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Dust Storms' Health Risks: Asthma Triggers, Chemicals, Bacteria May Be In The Wind

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Scientists warn that we may be headed into another dangerous "Dust Bowl." | Alamy

Scientists are predicting that the frequency of dust storms, on the rise in the last few years, will continue to increase. Some have also suggested that these storms might well be carrying a more hazardous payload than meets the eye. Among the dangers that experts say are blowing in the wind: asthma triggers, toxic chemicals and infectious disease.

"We are experiencing heat waves and drought across the country. And we anticipate more dust being blown into the air," said William Sprigg, a dust storm expert at Chapman University in Orange, Calif. "Anything that is loose on the soil is going to be picked up by these storms."

A look back 80 years to the Dust Bowl could offer a hint of what's to come. According to a scientific study published in October 1935, Kansas experienced its "most severe measles epidemic," as well as abnormally high rates of strep throat, respiratory problems, eye infections and infant mortality during the intense dust storms that struck from February to May of that year. The researchers highlighted the potential for both short- and long-term health troubles associated with the dust, but stated that they couldn't find any pathogens in their dust samples.

The same regions that were affected then -- from New Mexico to the Dakotas -- may be at greatest risk from dust storms in the future, said Dale Griffin, an environmental health microbiologist with the U.S. Geological Survey. Griffin points to the unsustainable strip farming methods of the 1920s and '30s, and consecutive years of desiccating heat and high winds that combined to devastate a large swath of the country. And he agrees with Sprigg that conditions today could favor more of the same. This July was the hottest month on record, which has worsened an already devastating drought that experts say has been exacerbated by poor farming practices.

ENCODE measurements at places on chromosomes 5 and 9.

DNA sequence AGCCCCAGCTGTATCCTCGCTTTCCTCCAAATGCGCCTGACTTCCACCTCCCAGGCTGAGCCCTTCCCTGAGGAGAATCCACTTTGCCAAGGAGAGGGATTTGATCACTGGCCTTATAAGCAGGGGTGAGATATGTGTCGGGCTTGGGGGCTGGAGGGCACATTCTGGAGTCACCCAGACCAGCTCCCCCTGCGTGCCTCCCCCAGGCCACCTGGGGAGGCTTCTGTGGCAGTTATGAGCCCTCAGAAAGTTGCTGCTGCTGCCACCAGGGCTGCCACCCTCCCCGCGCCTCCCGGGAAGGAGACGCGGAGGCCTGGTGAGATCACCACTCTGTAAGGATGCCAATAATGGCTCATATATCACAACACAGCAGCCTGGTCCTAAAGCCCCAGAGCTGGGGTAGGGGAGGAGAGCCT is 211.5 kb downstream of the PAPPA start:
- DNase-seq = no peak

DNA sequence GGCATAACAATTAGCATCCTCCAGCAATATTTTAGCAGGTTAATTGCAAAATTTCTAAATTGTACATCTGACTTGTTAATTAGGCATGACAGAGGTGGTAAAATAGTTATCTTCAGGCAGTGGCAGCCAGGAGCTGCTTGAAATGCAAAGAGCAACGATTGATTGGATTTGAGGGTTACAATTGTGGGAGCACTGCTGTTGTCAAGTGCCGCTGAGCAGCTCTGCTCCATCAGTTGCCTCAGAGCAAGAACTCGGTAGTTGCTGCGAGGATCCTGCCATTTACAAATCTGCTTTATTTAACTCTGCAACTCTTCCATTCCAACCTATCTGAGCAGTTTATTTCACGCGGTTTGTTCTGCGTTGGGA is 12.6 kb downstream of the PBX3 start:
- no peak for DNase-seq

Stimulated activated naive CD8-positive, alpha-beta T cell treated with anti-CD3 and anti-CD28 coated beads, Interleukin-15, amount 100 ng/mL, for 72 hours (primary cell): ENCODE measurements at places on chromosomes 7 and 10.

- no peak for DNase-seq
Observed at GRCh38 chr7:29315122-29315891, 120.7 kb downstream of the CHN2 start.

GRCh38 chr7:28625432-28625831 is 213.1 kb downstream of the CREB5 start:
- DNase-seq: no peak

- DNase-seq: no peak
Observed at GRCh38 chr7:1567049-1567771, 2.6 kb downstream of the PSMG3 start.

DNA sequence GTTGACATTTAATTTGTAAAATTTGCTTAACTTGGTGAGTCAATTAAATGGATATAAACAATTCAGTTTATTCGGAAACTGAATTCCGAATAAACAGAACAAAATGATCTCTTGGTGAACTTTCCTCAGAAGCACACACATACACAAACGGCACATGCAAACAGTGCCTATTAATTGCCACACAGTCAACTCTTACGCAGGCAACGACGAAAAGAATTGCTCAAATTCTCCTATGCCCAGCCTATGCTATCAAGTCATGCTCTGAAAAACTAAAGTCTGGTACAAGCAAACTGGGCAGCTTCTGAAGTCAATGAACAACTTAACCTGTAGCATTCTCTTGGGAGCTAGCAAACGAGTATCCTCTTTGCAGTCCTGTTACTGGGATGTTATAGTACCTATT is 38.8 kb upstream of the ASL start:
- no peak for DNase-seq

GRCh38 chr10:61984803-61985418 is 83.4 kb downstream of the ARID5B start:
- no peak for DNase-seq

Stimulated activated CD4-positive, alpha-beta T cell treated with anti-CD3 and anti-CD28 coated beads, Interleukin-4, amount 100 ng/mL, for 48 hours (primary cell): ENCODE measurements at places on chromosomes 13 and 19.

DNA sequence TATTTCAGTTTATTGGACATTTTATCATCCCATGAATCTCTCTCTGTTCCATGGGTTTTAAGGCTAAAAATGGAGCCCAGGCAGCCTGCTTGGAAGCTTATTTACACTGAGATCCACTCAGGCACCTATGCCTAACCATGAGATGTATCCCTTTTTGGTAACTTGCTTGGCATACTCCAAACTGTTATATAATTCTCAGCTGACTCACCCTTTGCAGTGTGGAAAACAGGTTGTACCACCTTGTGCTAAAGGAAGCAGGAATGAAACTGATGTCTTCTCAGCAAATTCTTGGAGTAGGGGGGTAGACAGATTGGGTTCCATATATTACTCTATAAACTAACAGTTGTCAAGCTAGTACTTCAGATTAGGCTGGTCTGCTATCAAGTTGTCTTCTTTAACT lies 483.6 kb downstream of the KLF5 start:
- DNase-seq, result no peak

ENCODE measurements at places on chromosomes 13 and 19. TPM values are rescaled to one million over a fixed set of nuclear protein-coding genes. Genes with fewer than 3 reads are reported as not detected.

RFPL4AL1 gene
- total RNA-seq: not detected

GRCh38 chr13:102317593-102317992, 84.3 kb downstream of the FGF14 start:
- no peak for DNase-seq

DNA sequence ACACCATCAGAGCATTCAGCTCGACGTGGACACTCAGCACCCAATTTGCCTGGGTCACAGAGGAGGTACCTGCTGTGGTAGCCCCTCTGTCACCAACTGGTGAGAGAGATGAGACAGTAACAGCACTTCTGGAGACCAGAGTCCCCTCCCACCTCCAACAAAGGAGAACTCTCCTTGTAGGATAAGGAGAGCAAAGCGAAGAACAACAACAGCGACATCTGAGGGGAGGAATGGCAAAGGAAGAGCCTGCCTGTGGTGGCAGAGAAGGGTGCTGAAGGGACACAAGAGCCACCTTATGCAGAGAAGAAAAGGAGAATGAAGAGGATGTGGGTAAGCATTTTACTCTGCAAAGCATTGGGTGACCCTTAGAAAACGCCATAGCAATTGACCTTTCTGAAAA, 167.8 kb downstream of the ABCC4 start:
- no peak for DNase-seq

"Because of climate change, it looks like we're possibly shifting into a phase similar to what occurred in the 1930s, or worse," said Griffin. "We may be seeing an increase in dust storms that could affect human health."

Texas and Oregon are among the regions already seeing a rise in such events. Haboobs -- severe thunderstorms that kick up massive amounts of dust -- have blanketed Phoenix more frequently in recent years, including one headline-grabber last July.

The most well-understood health threat from these storms is the dust particles themselves. If small enough, they can slip past a body's natural defenses -- nose hairs, for example -- to infiltrate and damage one's respiratory system. Now scientists are learning about an array of harmful substances that may also hitch a ride: arsenic and other heavy metals, agricultural fertilizers and pesticides, as well as a laundry list of bacteria, fungi and viruses.

In the southwest, one airborne hazard gaining significant attention is valley fever. A debilitating and sometimes fatal infection, it is contracted from fungal spores naturally present in the region's soil. Could dust storms send these spores into the air and into the lungs of residents? Sprigg is currently investigating a possible connection between last year's haboobs and subsequent infections. Such links haven't been well studied, he said, because people had assumed that the sun's ultraviolet rays would kill any airborne microbes. But it seems that the dust particles themselves provide a shield for their passengers, explained Sprigg, who is collaborating on a system to predict when dust storms will occur in order to alert area residents, schools and traffic cops.